Tuesday, September 25, 2012

On arête: the act of living up to one's full potential

When I turn on my T.V., the first thing I see is a beautiful man or woman, talking to an equally beautiful man or woman. I open a magazine and all I see is Photoshop. It's not easy to live the ideal, these days. Still, we should count ourselves lucky; even without mass media and Photoshop, living up to the ideal may have been a lot worse for the ancient Hellens. Instead of mortal men and women, they took their cue from the Gods.

Beauty was a great good back in ancient Hellas. Physical prowess, good health and beauty were virtues which were highly sought after and greatly admired in others. In fact, those who possessed these traits, were considered blessed by the Gods. In a society of strict gender roles, many traits were valued for both men and women; physical beauty, for one. Clear thought, another. The ability to speak eloquently and convincingly, a third. Odysseus says to Euryalus:

"How true it is that the Gods seldom grace men equally with their gifts, of mind, form or speech. One man is meagre in appearance, but the gods crown his words with beauty, and men delight in him as he speaks sweetly in modest eloquence, conspicuous in a crowd, and looked on like a god as he crosses the city. Another seems an immortal, but his words lack grace."

All these traits are called arête (ἀρετή): the act of living up to one's full potential. It is linked to knowledge and wisdom, mental attributes which, in turn, influenced physical ones. Possessing the mental capacity to solve any situation, either through beauty, guile, inspired speech or battle prowess.

The term arete was applied to anything and anyone superior. It could be applied to an exceptionally well crafted vase, the person who made it or even the seller, who sold it for more than it was worth. A Delphic Maxim was formed around the the virtuous arête:

"Praise those having arête (Επαινει αρετην)"

For Hellenics, it should be important to take care of our bodies and minds and to develop our skills. We should be eloquent, mindful and find something in our lives which we can excel at. This may be sales, crafting, public speaking, art, housekeeping, farming, anything. If you are good in it and it gives you joy, you should focus on it; it should give purpose to your life.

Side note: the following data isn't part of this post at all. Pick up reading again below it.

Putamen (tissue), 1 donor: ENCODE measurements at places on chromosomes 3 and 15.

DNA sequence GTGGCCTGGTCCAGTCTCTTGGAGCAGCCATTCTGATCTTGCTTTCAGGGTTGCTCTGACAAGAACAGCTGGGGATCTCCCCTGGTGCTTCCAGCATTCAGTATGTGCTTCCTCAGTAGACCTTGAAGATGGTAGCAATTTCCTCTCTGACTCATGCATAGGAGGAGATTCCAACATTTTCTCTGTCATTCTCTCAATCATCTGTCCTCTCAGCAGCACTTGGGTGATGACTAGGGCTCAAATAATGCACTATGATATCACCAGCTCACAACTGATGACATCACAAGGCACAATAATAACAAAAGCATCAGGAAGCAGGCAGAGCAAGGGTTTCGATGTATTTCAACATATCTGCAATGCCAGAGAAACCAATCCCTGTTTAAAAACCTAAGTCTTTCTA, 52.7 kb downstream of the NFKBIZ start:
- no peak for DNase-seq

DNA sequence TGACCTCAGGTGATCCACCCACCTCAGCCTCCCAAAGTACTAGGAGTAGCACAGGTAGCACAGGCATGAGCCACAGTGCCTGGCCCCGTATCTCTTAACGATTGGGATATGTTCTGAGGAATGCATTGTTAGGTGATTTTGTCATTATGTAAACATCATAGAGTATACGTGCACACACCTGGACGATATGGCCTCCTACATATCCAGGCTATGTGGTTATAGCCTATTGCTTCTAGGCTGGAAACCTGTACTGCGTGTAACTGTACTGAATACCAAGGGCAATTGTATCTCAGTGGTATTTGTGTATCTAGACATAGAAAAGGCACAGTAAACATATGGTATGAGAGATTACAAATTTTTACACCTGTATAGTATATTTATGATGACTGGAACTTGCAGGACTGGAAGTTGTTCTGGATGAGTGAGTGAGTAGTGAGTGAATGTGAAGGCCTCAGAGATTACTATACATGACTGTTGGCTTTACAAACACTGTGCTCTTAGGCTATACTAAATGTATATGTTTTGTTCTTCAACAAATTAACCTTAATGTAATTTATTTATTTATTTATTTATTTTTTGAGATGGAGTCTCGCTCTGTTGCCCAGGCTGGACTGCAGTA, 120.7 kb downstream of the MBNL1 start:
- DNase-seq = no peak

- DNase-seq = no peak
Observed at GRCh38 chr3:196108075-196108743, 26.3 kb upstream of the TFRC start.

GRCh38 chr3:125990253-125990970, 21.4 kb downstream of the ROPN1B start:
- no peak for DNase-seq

We all deal with the stereotypes, the distorted views of our bodies, our minds and our gifts. There is another Delphic Maxim that deals with arête and beauty:

"Speak well of the beautiful/good (Καλον ευ λεγε)"

We hate the Photoshop, the models, the fitness trainers who advertise the equipment that doesn't work as magically as they advertised. We envy the singers who make it, the business men and women who earn millions. We do this, while we should be applauding their arête. They have the skills, the raw talent and the willpower to do what they are good at. Most of them have sacrificed greatly to get where they are today. Instead of coveting theirs, we should be cultivating our own.

Of course, this is not easy. So very few of the maxims are. But it is a worthy struggle, and a good way to live, especially in the eyes of the Gods.

2 comments:

eric said...

While physical beauty was admired, Plato and Socrates make the point that the pinnacle of beauty is a much more abstract concept about the beauty of souls, not bodies. And that the beauty of bodies is as nothing next to the beauty of a virtuous soul.
I think the tale of Eros finding Psyche to be the most beautiful thing, even more than Aphrodite points to this.

eric said...

That is not to say I disagree with you - jealousy can hardly lead to a beautiful soul